Technology is the key

With developed countries doing little to restrict global warming, a ray of hope comes from the development of favourable technologies

By Peter Stone
Published: Monday 15 December 1997

-- the most disturbing spectre on the horizon of environmentalists in the West is the one that they feel most guilty about. They survey the output of greenhouse gases of their own economies and note the evident reluctance of everybody to do anything about it even as summers grow warmer, storms more violent, and glaciers and ice caps melt from global warming.

Countries in the South have large populations and vast untapped coal reserves. Thus when these countries emulate the development process of the North, their contribution to global warming will be more. Also these countries may not heed to calls for protecting the ecology as the developed countries themselves do little in this regard.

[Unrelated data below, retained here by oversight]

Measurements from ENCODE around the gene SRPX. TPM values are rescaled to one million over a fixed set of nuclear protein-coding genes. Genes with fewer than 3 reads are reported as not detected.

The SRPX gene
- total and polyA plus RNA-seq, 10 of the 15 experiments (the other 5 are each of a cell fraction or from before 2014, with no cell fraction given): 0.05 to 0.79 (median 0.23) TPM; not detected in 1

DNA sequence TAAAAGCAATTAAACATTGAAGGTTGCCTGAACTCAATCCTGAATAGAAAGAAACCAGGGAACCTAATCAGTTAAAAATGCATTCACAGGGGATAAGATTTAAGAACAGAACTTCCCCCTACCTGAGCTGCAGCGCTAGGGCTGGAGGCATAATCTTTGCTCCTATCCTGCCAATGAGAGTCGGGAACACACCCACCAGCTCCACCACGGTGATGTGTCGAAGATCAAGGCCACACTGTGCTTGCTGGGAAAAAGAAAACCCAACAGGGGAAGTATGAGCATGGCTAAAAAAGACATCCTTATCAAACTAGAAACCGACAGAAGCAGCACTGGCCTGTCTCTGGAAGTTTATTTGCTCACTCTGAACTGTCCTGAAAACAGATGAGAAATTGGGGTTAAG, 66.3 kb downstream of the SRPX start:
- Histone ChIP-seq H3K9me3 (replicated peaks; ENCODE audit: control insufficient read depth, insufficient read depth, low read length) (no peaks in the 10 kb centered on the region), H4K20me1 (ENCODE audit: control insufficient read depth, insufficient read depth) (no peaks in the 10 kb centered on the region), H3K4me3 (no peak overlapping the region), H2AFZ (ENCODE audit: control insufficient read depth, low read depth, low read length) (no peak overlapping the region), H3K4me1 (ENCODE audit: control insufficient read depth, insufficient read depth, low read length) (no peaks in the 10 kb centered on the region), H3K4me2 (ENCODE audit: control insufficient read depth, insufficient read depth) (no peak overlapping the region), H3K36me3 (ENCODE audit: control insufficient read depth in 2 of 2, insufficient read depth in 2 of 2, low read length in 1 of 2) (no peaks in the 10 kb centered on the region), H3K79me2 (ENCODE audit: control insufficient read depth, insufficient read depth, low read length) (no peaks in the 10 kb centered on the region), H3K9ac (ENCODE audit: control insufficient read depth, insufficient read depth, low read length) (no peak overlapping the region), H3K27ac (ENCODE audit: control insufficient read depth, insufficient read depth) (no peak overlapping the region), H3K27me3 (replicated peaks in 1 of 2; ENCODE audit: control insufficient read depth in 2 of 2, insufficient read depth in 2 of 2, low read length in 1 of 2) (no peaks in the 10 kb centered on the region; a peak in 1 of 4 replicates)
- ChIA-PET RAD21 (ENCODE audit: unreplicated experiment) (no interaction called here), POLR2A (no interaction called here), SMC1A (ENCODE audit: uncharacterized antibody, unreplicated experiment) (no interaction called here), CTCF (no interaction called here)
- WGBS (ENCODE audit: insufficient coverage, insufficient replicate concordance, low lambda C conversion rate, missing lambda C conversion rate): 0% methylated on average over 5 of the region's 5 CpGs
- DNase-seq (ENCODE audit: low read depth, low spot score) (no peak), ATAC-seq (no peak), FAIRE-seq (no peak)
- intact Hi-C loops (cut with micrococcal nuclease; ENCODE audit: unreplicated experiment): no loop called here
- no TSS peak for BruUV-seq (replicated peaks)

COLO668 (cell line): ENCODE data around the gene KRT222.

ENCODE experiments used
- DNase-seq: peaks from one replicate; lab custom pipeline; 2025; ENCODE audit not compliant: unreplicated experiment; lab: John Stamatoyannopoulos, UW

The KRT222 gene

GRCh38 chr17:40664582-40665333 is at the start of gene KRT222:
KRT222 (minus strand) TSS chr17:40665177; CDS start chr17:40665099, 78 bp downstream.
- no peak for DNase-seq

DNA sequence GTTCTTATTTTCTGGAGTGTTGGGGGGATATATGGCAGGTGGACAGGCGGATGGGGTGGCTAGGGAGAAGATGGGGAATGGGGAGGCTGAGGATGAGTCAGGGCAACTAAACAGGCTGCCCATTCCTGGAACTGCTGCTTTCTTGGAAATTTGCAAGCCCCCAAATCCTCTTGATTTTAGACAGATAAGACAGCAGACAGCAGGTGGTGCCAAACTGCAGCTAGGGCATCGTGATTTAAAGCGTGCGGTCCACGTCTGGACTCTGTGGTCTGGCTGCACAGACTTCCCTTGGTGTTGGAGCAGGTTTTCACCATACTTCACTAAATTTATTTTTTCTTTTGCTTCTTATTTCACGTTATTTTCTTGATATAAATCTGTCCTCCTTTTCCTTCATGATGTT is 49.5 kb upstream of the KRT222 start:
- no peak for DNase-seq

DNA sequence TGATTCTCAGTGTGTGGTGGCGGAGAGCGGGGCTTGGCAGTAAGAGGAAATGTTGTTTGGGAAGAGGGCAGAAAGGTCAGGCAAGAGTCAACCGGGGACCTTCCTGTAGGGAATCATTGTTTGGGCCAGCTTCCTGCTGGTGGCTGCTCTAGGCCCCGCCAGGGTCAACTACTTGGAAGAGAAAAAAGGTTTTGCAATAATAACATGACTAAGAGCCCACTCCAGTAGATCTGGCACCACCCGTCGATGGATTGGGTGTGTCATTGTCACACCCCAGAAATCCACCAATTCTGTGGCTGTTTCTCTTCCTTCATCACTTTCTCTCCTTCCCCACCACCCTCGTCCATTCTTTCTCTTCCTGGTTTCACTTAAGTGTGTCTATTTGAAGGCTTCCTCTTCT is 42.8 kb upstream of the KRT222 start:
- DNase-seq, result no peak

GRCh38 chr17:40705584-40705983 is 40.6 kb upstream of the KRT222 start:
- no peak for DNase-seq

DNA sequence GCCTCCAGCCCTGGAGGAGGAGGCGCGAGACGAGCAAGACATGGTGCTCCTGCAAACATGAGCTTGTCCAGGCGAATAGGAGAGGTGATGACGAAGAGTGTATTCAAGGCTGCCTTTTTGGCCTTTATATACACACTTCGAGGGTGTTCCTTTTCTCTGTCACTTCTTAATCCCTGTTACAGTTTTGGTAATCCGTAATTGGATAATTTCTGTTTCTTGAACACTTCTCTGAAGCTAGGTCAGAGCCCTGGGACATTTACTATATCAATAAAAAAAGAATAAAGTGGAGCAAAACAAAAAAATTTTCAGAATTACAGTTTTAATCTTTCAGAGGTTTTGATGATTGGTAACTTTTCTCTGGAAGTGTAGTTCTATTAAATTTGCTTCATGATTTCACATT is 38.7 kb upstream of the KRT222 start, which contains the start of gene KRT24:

News on the technology front is encouraging at least in Europe. This is not to report that European governments have suddenly discovered the appropriate political will. They have not. However, it does appear that market-driven changes encouraged by deregulation (the prevailing Western ideology) may, surprisingly lead in the right direction.

Europe could find up to half her electrical energy from renewable sources by 2030 and that improvements in fossil fuel generation are radically reducing carbon dioxide outputs. And if Europe can do that then the rest of the world can do the same or better. Electricity supply accounts for a third of total greenhouse gas emissions. Therefore, progress here would be a substantial encouragement. Europe's electricity supply is structured around large, central power stations which deliver electricity to distribution 'grids'. The supply system is marked by monopoly structures with regulators appointed by governments to guard the public interest.